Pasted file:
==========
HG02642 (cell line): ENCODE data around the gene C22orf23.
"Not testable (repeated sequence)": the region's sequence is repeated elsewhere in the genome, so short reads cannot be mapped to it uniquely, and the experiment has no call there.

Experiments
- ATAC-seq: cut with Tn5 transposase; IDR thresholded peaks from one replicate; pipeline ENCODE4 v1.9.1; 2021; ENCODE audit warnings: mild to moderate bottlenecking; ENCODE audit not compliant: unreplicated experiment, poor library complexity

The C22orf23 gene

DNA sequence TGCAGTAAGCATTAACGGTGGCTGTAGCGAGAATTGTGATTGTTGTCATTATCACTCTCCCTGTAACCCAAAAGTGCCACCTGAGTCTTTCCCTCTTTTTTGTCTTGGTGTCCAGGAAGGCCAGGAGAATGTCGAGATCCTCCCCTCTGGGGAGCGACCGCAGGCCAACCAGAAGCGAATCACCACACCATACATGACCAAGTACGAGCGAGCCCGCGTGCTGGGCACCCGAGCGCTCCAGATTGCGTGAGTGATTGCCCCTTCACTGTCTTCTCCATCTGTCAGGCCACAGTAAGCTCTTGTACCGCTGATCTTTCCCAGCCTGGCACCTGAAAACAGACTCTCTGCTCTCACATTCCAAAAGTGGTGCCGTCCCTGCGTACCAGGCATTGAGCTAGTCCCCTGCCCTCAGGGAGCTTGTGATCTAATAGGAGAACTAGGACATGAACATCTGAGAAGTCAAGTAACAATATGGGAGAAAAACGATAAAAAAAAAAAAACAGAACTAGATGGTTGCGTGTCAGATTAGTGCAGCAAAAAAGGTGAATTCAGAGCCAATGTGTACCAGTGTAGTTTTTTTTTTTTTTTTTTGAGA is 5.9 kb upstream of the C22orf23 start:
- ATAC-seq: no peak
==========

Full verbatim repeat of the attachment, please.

HG02642 (cell line): ENCODE data around the gene C22orf23.
"Not testable (repeated sequence)": the region's sequence is repeated elsewhere in the genome, so short reads cannot be mapped to it uniquely, and the experiment has no call there.

Experiments
- ATAC-seq: cut with Tn5 transposase; IDR thresholded peaks from one replicate; pipeline ENCODE4 v1.9.1; 2021; ENCODE audit warnings: mild to moderate bottlenecking; ENCODE audit not compliant: unreplicated experiment, poor library complexity

The C22orf23 gene

DNA sequence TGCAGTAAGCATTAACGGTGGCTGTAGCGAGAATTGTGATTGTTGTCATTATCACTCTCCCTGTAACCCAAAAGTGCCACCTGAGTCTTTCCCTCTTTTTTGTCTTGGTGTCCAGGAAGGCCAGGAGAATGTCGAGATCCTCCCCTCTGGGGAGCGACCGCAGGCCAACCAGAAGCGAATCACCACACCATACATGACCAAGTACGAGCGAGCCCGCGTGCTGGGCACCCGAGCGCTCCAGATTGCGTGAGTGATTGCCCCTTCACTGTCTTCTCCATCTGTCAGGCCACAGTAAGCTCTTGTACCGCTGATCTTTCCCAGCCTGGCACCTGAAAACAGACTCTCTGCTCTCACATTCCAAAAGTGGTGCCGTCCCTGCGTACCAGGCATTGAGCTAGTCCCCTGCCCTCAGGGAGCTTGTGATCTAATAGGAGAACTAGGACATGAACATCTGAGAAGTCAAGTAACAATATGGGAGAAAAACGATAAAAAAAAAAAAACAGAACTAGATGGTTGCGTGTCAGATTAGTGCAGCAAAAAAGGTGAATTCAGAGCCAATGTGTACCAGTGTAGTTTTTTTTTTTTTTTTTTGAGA is 5.9 kb upstream of the C22orf23 start:
- ATAC-seq: no peak